Innovate’s Angelica Carey presents on food security project at 2024 Urban Food Systems Symposium

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Angelica Carey, Research Project Manager at Innovate Memphis, recently presented a poster at the 2024 Urban Food Systems Symposium in Columbus, Ohio. The symposium focused on building coalitions to adapt to a changing world and how urban food systems can contribute to these solutions. It brought together an audience of over 300 national and international academic, non-profit, government, and research-oriented professionals for 40 concurrent sessions and more than 30 project posters. Presentations and posters included topics such as 1) climate change and food waste, 2) food system policy and advocacy, 3) production systems, challenges and growing in protected environments, 4) involving youth in urban agriculture, and 5) community and economic development.

Angelica’s poster focused on her research through a No Kid Hungry City Innovation Fellowship. The primary goal for her project was to create a prototype to improve access to food-specific information and resources to those who need it most: community providers and those needing food assistance. After a year of prior engagement with service and food assistance providers, she learned that many local stakeholders don’t understand how to navigate existing food resources and programs because these services can be very decentralized. In response to this research, Angelica drafted a digital centralized information resource available to the public and community-based organizations through participatory action research and user-centered design. The goal was to understand how users conduct their information searches, especially when looking for food resources, to inform the design and content of an online information aggregator. From interviews and focus groups with over 20 service providers and 30 community members, Angelica integrated ideas and feedback into an initial site design.

During her poster presentation, she received many questions about her engagement process and how these results were integrated into the website design. One visitor mentioned the similarities of her project to Milwaukee’s Northwest Side Asset Map which was a collaborative effort between Northwest Side residents and UBUNTU Research and Evaluation to develop an inventory of resources within their community. Angelica also met participants from the University of Wisconsin and Rutgers, who also valued access to information for those seeking food resources in their communities. You can view Angelica’s poster here and read more about the No Kid Hungry City Innovation Fellowship Case Study here. Angelica hopes that her draft website can be published and adopted by a local organization or government office to support those most vulnerable and struggling with food access.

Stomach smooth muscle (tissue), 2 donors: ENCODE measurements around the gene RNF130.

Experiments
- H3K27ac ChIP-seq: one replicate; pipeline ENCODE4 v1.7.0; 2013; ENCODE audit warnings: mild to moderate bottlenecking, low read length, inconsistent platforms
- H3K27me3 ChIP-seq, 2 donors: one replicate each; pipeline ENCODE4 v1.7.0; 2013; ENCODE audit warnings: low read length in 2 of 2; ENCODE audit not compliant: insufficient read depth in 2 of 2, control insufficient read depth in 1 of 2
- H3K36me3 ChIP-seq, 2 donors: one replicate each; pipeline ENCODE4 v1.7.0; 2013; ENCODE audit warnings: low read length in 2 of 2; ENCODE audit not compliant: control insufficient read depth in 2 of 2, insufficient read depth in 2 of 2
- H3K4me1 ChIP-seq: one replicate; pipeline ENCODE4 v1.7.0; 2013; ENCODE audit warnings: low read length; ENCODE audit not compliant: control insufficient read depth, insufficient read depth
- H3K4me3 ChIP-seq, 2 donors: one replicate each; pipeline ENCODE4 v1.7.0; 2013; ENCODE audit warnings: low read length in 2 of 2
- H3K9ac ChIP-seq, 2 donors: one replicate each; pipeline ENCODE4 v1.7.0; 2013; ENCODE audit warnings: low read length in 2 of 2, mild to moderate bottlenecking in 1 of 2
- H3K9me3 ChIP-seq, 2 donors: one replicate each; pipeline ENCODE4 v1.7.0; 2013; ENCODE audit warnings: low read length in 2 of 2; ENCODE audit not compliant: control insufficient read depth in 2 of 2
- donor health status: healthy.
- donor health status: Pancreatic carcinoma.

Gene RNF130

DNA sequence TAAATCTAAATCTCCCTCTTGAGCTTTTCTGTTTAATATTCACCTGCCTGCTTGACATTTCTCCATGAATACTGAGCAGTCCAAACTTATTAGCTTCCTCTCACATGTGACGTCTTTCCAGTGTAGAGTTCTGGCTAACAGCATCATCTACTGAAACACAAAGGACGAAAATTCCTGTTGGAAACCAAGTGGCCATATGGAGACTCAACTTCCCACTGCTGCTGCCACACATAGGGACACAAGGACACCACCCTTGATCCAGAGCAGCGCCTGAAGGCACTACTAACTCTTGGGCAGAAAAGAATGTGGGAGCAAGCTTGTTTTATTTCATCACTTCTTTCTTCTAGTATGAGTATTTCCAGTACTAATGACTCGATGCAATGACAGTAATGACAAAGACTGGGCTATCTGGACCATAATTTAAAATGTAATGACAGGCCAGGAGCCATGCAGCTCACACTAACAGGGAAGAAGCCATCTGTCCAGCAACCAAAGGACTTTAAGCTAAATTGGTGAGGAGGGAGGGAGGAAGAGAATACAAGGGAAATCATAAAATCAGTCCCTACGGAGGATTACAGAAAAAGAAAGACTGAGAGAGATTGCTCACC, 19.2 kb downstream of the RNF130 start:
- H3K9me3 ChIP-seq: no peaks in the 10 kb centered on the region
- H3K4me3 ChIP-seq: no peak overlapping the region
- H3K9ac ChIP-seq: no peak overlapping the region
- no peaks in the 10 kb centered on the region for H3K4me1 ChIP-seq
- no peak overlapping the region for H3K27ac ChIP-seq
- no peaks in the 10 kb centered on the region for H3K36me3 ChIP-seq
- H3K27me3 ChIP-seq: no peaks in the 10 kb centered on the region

Beyond poster presentations, the Urban Food Systems Symposium included keynotes, a panel of urban and indoor farmers, six off-site educational tours, and dinner at The Waterman Agricultural and Natural Resources Laboratory, a unique 261-acre university facility for teaching, research, and community engagement. At Waterman Lab, attendees toured a large-scale production greenhouse, instructional gardens including pollinator, native plants, fruits, and vegetables, and learned about beekeeping and livestock production. Below are photos of a hummingbird garden and tomato growing project during the Waterman Lab tour.

Many other food systems improvements stood out during the Symposium. One organization developed a food access map for Northeast Wisconsin. This map includes resources such as food pantries, community gardens, farmers markets, EBT stores, grocery and cultural stores, and meal programs. Other resources are also included on the site such as a local 211 information resource center, a local screening tool for SNAP and WIC benefits, and Summer Meal sites for school-age children. Another attendee from Rutgers Extension helped to develop a Food System Dashboard for all of the New Jersey counties, which aggregates statistics from different data sources and also maps various food resources throughout the state. While this dashboard was primarily tailored to service provider professionals and agencies, it has pioneered data tracking for food security and nutritional health that can increase public understanding of programming and funding impacts.

At the symposium, a running thread throughout everyone’s presentations and posters was a commitment to helping people and the climate. Agriculture and the earth’s climate are interconnected, and for both to remain intact, people must take action through policy and practice. While much of the content was focused on urban farming, a significant portion was dedicated to changing city and county policies and evolving coalitions that worked to solidify funding to improve local food access. The Symposium rejuvenated Angelica’s passion for the local food movement and the power of grassroots community work to lead change. 

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